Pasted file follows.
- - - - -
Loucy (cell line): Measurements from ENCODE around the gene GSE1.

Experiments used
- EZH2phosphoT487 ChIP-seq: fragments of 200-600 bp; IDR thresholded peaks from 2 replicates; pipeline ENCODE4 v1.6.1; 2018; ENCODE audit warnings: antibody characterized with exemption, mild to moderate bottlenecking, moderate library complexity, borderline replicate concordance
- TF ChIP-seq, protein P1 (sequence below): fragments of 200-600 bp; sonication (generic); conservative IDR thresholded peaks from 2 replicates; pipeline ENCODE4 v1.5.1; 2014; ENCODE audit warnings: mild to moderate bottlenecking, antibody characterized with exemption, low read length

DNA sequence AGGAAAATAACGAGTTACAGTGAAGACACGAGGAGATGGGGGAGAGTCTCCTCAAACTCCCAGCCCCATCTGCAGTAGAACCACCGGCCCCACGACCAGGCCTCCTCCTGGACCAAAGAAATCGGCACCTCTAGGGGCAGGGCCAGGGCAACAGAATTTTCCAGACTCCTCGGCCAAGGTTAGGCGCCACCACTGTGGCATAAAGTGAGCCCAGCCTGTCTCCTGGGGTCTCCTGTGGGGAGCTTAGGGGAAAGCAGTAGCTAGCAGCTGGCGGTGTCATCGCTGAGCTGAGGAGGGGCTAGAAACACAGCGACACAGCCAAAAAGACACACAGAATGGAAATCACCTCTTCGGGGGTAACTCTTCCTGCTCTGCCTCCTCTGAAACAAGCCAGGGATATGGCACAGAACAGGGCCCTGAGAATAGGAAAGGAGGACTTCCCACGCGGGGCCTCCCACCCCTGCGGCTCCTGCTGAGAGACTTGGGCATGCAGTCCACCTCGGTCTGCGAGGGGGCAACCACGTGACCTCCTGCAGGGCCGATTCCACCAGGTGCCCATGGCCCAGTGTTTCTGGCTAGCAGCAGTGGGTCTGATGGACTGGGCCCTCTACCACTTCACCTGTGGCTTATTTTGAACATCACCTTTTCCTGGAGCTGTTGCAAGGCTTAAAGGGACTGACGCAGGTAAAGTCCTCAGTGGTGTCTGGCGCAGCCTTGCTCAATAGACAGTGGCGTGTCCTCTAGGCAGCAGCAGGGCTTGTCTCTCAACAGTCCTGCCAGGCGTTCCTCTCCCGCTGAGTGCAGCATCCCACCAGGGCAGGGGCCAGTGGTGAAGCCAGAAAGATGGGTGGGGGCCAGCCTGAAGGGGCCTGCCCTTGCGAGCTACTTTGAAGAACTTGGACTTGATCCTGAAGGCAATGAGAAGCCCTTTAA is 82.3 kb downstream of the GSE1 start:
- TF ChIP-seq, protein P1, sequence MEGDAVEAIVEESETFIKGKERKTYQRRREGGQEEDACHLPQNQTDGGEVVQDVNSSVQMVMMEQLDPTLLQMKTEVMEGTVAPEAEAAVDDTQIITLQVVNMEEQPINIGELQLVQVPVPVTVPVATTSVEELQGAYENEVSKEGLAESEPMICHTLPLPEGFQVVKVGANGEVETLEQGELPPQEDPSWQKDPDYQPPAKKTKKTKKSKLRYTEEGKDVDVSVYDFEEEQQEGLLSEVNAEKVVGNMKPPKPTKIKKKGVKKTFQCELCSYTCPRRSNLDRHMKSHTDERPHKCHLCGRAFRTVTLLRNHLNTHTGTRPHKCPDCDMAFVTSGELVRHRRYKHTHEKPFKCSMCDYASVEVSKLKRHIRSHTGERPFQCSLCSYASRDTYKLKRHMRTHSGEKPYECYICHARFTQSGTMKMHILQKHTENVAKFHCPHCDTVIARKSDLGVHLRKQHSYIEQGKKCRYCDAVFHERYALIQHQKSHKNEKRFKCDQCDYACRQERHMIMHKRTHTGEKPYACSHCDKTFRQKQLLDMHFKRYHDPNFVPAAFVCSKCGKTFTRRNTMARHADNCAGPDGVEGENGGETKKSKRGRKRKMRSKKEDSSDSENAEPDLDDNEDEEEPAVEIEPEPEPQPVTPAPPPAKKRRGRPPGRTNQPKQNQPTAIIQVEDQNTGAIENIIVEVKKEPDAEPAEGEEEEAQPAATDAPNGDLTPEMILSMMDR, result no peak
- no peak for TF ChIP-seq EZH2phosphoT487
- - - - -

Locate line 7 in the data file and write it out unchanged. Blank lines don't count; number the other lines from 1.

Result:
- no peak for TF ChIP-seq EZH2phosphoT487